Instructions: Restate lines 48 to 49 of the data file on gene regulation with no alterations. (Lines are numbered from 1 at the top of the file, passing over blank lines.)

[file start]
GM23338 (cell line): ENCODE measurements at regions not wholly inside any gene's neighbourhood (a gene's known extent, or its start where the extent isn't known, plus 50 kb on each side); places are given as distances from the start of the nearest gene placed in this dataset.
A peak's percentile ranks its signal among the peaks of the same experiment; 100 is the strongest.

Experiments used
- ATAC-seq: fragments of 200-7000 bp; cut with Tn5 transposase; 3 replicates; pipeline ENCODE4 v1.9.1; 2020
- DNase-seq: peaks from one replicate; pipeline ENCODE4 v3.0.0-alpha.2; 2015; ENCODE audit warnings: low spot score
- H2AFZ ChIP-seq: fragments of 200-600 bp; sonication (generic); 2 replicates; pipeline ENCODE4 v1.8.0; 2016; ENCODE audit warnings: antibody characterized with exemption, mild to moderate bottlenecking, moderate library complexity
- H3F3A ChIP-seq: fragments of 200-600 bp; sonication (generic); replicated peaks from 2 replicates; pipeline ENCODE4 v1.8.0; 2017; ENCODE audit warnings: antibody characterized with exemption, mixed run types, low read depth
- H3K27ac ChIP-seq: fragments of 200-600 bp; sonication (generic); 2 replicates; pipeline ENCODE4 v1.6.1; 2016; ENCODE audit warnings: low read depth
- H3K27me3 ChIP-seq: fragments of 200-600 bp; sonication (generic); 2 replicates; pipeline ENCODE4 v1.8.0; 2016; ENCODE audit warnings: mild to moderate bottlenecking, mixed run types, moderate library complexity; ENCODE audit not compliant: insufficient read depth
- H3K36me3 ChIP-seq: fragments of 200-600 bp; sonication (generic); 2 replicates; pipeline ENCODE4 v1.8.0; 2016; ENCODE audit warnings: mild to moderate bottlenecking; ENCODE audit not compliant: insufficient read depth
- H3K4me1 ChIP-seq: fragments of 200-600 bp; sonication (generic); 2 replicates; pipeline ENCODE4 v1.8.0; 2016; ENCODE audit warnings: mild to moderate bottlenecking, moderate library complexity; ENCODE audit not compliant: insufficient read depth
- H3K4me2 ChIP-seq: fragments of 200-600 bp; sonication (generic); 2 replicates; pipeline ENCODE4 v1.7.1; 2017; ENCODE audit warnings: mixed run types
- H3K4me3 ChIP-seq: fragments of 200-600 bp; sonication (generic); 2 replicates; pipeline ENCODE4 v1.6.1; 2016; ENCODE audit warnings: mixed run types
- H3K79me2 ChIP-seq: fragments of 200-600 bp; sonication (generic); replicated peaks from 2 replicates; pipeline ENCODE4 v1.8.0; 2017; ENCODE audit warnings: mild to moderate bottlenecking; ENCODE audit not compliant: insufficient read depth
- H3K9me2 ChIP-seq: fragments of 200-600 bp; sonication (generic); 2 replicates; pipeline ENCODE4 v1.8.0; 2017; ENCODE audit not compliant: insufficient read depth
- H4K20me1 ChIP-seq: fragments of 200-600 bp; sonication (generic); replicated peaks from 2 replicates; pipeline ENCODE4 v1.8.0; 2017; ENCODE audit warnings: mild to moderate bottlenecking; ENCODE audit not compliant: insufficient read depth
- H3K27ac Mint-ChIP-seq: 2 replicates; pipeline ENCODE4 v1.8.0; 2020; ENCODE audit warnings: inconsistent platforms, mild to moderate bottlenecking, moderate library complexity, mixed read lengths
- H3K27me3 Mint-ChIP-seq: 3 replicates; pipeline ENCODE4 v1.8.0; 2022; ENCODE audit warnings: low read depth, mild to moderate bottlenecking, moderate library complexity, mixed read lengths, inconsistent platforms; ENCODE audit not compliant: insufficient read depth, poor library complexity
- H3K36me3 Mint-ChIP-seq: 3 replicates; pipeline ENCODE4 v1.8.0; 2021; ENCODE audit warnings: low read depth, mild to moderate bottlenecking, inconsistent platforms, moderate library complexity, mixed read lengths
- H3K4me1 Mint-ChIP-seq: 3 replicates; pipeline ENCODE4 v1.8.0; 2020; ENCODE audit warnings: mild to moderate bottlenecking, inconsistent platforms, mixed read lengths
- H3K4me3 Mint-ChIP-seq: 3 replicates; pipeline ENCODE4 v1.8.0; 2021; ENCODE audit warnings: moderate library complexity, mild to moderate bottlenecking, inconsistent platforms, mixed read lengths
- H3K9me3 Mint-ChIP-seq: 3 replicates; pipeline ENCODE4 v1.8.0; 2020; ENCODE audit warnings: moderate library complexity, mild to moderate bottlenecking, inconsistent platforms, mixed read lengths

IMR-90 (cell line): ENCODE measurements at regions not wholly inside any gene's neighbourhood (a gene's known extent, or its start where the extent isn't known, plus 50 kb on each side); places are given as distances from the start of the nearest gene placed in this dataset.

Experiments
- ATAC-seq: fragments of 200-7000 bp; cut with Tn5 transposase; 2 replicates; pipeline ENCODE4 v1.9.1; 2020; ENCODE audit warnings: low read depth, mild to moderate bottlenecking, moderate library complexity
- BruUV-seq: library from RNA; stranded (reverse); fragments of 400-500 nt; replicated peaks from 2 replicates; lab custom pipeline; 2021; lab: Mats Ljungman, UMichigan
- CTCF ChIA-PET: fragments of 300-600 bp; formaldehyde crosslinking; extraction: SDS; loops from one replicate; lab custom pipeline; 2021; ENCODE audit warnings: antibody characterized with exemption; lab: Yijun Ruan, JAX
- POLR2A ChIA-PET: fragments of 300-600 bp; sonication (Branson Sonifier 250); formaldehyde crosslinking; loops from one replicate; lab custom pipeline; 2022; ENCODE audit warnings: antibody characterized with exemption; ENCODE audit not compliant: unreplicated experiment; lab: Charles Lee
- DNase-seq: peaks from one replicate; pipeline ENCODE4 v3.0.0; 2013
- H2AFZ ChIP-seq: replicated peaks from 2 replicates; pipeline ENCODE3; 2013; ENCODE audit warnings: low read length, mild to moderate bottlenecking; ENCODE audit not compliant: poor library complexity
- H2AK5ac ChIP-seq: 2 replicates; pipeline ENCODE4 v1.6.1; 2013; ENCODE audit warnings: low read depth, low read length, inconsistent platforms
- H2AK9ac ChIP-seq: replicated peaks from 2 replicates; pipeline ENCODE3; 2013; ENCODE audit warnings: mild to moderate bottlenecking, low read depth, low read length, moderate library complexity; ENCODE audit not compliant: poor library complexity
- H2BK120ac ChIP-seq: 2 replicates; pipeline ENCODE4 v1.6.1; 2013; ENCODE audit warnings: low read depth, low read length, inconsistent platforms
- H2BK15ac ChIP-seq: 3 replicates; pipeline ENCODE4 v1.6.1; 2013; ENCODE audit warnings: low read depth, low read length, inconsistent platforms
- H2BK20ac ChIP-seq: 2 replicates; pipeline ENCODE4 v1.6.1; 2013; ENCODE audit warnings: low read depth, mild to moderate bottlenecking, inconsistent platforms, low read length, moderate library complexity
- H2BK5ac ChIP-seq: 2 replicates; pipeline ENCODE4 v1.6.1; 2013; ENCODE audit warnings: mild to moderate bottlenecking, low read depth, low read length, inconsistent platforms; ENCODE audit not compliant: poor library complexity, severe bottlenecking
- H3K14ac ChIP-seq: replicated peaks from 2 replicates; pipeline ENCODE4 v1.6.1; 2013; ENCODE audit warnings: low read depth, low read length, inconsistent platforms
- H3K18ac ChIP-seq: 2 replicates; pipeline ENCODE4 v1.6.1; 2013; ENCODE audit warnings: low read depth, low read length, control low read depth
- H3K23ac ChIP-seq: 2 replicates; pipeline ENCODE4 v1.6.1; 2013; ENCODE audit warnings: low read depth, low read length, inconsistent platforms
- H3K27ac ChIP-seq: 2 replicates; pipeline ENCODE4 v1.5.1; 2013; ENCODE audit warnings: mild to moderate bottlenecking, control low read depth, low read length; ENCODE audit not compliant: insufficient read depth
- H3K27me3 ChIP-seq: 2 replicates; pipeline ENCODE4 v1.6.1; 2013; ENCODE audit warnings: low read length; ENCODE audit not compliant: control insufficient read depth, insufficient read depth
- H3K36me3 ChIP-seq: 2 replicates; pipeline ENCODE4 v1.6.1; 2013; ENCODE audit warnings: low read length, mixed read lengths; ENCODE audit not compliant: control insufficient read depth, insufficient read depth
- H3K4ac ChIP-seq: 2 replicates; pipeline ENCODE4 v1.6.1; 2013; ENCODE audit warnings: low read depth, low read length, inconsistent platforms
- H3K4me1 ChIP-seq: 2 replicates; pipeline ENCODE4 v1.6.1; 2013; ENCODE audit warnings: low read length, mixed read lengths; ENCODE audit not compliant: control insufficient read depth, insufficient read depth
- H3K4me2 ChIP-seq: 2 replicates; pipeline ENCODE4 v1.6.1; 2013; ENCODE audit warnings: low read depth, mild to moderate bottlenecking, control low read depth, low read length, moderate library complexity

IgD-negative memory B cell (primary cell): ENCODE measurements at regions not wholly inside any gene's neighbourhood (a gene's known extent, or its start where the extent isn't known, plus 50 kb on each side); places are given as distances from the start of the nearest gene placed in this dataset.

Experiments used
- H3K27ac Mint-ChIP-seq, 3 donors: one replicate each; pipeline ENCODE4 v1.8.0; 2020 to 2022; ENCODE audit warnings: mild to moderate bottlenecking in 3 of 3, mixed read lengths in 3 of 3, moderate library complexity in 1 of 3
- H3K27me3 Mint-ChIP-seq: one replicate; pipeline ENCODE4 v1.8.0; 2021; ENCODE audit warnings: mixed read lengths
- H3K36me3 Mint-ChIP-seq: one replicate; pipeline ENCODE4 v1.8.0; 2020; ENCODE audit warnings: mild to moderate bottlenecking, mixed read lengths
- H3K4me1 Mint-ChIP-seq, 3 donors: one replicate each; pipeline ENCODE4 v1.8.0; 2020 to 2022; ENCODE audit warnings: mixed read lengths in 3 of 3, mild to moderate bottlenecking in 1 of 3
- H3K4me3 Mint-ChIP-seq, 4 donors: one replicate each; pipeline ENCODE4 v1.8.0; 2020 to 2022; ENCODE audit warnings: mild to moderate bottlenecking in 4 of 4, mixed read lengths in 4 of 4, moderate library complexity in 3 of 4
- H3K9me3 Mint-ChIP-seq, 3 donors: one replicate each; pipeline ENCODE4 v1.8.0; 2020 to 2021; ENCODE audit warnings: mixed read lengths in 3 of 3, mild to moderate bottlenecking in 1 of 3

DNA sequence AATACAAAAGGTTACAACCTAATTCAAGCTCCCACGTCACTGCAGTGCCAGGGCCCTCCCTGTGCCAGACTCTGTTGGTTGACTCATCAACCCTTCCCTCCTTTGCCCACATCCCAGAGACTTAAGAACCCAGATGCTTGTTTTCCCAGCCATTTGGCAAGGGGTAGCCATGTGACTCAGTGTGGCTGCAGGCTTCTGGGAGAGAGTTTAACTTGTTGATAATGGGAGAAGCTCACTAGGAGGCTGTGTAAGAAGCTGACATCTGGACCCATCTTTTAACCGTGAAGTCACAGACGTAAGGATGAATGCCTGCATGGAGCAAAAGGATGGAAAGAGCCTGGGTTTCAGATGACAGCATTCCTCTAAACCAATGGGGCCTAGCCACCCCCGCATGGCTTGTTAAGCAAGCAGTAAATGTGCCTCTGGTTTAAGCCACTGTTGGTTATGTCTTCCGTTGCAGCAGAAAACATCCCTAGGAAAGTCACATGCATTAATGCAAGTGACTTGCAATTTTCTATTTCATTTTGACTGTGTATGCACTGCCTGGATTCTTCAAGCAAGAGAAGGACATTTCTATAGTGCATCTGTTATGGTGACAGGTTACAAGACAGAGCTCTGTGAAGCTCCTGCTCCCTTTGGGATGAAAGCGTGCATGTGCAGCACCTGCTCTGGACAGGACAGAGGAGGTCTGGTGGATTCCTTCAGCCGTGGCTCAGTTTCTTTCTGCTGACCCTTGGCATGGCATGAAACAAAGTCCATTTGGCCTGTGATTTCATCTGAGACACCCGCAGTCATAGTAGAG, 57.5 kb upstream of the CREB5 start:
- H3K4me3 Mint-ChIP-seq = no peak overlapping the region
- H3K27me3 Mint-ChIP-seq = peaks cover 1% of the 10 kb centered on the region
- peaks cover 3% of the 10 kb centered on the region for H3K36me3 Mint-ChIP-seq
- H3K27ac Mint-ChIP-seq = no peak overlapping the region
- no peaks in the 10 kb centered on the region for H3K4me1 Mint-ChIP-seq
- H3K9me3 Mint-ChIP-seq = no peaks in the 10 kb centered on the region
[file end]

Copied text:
- H3K27ac Mint-ChIP-seq, 3 donors: one replicate each; pipeline ENCODE4 v1.8.0; 2020 to 2022; ENCODE audit warnings: mild to moderate bottlenecking in 3 of 3, mixed read lengths in 3 of 3, moderate library complexity in 1 of 3
- H3K27me3 Mint-ChIP-seq: one replicate; pipeline ENCODE4 v1.8.0; 2021; ENCODE audit warnings: mixed read lengths